Just like bluebirds, Blue Jays have no blue pigments in their feathers. Instead, each feather barb has a thin layer of cells that absorb all wavelengths of color except blue. Only the blue wavelength is reflected and scattered, resulting in their blue appearance to our eyes.
Blue Jays are often chastised for their known practice of eating eggs and nestlings of other birds. But extensive research has proven this to be a very rare occurrence, with only 1% of the study population showing any evidence of this behavior.
Blue Jays are known to migrate, but the phenomenon is not well understood by scientists. Research has shown that some individuals will migrate south during some years and choose to stay in the north during others. Why they do this is still one of nature's mysteries.
It is estimated that only about 20% of the population of Blue Jays migrate, even in the northern parts of its range.
Many migrating Blue Jays reach their wintering grounds after natural food crops, such as acorns, may have already peaked. Whether they still cache a winter food supply is unknown at this time. Birdfeeders may play an important role for some of these birds.
Most migratory flights by Blue Jays begin about an hour after sunrise and cease by noon. The average migrating flock contains 10-30 birds.
Peanuts in the shell are a favorite among Blue Jays. Watch your feeder to see if you can observe them weighing peanuts to find the heaviest peanut.
Blue Jays eating a diet of only acorns quickly start to lose body mass, unless those nuts are full of protein-rich weevils or supplemented with other sources of insect protein.
Blue Jays mainly select undamaged nuts to bury; research has shown that only 10% of the acorns they cache are not viable seeds.
Blue Jays will bury seeds up to 2 miles from their original source which is a record for any bird. This behavior has greatly helped with the range expansion of many oak species.
The rapid northward dispersal of oaks after the Ice Age may have resulted from the northern transport of acorns by jays.
Due to the jay's habit of burying acorns over a wide area, 11 species of oak trees have become dependent on Jays for the dispersal of their acorns.
Due to Steller's Jay's habitat of burying pine nuts, several species of pine trees have become partially dependent on them for the dispersal of their seeds.
Research studies have recorded Blue Jays making over 1,000 trips per day when hiding food.
In one research study, 50 Blue Jays were observed selecting and caching 150,000 acorns over a period of 28 days. Each bird cached a total of 3,000 acorns by selecting and hiding an average of 107 acorns per day.
In one research study, Blue Jays were observed storing over 2,000 beech tree nuts in one month.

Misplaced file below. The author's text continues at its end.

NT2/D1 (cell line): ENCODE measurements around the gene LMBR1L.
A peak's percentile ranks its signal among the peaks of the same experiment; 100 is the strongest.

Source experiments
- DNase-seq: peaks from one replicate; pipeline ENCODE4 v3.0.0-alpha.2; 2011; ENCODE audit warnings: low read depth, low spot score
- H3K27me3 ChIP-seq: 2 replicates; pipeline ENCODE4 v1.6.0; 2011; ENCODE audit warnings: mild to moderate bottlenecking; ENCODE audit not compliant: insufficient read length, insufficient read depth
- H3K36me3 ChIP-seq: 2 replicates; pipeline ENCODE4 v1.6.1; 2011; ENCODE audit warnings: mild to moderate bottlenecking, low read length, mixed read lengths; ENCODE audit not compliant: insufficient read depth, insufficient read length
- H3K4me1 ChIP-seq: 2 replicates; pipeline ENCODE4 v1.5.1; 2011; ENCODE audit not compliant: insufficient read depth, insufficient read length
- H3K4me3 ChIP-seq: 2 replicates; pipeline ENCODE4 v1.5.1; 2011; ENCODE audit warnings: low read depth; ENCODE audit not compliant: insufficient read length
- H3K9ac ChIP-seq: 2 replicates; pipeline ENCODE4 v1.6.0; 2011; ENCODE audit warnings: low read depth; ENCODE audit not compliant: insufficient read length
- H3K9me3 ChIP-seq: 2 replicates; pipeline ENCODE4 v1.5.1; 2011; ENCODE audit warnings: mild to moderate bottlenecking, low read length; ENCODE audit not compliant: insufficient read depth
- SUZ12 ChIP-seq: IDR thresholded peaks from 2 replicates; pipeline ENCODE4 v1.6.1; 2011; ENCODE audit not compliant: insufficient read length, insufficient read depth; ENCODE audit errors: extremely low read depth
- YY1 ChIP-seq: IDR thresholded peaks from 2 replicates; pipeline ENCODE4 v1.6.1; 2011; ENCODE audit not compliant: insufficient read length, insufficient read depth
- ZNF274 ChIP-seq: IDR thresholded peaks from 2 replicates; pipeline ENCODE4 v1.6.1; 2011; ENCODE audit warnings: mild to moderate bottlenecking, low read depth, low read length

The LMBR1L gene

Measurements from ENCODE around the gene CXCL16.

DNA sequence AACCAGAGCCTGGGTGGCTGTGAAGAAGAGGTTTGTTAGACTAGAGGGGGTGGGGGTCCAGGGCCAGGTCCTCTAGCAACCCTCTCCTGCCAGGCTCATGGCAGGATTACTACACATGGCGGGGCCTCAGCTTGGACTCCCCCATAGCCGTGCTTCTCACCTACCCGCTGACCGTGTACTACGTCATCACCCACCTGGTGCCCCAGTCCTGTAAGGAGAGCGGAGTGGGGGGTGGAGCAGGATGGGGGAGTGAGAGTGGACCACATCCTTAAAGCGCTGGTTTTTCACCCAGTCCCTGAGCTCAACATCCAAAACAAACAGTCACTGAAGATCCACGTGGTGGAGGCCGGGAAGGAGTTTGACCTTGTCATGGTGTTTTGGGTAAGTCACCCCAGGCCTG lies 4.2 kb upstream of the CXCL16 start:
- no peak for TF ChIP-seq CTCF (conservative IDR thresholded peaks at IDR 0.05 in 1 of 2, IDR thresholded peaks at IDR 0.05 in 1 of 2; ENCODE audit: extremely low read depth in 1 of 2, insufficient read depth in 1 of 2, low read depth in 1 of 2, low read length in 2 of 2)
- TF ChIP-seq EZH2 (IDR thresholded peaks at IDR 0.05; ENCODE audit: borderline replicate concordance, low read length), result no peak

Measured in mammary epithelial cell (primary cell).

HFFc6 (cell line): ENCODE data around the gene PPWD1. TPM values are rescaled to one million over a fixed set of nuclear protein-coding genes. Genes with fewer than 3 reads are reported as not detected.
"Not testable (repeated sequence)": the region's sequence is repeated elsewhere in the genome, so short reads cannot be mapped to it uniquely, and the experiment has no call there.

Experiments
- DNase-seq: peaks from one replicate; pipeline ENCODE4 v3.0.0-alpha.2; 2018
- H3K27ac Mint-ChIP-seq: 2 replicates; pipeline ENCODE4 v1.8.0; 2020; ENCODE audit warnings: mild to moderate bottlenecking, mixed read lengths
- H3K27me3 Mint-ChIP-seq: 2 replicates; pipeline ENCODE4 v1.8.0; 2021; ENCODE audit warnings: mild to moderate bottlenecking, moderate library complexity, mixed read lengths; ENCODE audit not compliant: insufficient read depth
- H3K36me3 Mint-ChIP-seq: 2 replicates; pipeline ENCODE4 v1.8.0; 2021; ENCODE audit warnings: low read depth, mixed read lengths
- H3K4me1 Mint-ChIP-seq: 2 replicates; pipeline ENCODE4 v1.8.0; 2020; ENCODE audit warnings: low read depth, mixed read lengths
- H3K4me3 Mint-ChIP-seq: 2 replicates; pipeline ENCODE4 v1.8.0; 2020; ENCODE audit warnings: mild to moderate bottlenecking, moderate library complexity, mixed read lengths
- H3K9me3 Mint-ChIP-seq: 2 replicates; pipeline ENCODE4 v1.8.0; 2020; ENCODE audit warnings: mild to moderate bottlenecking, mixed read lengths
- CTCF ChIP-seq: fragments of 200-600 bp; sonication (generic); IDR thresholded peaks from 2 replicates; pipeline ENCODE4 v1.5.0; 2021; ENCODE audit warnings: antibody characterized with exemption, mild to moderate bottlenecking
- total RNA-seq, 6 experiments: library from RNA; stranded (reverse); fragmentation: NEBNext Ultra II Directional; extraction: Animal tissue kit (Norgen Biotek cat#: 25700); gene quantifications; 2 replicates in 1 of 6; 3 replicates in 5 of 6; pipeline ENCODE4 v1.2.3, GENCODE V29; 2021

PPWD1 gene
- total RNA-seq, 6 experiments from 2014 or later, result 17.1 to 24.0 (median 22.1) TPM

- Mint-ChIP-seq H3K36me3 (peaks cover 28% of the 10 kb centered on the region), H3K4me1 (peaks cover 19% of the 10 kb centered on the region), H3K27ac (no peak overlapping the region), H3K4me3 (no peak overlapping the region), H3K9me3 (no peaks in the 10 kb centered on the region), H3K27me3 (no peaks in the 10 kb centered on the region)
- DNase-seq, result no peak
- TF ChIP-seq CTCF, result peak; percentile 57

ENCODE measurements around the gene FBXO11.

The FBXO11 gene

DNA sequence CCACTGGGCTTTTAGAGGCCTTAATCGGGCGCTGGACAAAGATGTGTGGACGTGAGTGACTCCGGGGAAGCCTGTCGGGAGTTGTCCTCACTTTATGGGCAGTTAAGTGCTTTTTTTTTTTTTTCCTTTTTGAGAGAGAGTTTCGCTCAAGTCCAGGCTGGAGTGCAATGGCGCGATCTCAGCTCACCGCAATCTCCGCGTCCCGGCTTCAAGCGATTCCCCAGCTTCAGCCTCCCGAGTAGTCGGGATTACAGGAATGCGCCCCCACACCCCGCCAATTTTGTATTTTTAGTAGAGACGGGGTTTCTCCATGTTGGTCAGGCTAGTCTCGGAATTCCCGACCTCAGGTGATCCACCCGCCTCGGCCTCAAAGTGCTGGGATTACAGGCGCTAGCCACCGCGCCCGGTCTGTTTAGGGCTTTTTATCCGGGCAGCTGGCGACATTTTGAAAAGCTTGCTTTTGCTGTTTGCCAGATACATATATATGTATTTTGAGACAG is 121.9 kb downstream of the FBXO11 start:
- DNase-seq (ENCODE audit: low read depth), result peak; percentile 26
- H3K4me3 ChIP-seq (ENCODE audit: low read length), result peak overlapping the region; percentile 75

A Blue Jay was observed packing over 100 sunflower seeds into it's gullet during just one visit to a feeder.
The Blue Jay is a talented mimic; its version of a Red-shoulder Hawk's call can fool even the most experienced birder.
An old folktale says that the Blue Jay was yoked to a plow by a sparrow and the mark it left behind is still visible today on the Blue Jay's neck and chest.
Jays will cache seeds and nuts to retrieve later, and make repeated trips to feeders to gather food and hide it in a safe spot.
The Gray Jay stores food items by using its sticky saliva to glue them to branches high up in trees. This food is always available, even during the deepest snow periods.
Mated pairs of Gray Jays live most of their lives in a territory of less than 200 acres in size and rarely leave it.
The Gray Jay is one of the few species, other than raptors, known to carry food items with its feet while in flight.
The name jay has its possible origins from the Latin "gaius" meaning gay or merry.
The species name cristata originates from the Latin word "crista", meaning crested.
Look for sentinels in scrub-jay flocks foraging in your yard. If the guards spot a threat, the whole group may join in a mobbing behavior to protect themselves.
Scrub-Jays bury many more acorns than they consume, thus helping to renew many species of oak trees.
The Blue Jay and Steller's Jay occasionally interbreed and produce hybrids.
The Steller's Jay is official bird of the province of British Columbia.
The Western Scrub-Jay and Mule Deer have a very cooperative relationship. The deer allow the jays to land on their bodies and jump from place in search of parasites on which to feed.
Western Scrub-Jays have been known to cache up to 6,000 pine seeds or 5,000 acorns in single autumn.
The Florida Scrub-Jay can become very tame around people and will even land on them in search of a tasty hand-out of food.
Florida Scrub-Jays often help raise the young of others in the flock.
The Pinyon Jay's favorite food of pine nuts is the same seed that people often enjoy as the snack food purchased under the same name.
Like most jays, Pinyon Jays store hidden caches of food, but unlike other jays, both members of a mated pair work together to hide the food items and thus, both of them know the location of their hidden supply of food.
Unlike other jays, the Pinyon Jay has no feathers at the base of its bill. This allows it to search deep into pine cones for seeds without soiling its feathers with sticky pine sap.
In years when pine cone crops fail, Pinyon Jays will engage in an irruptive migration, leaving their permanent home territories and moving great distances in search of food.
Pinyon Jays live in permanent social groups that may contain over 500 individuals.
The following are longevity records for some banded jays in the wild: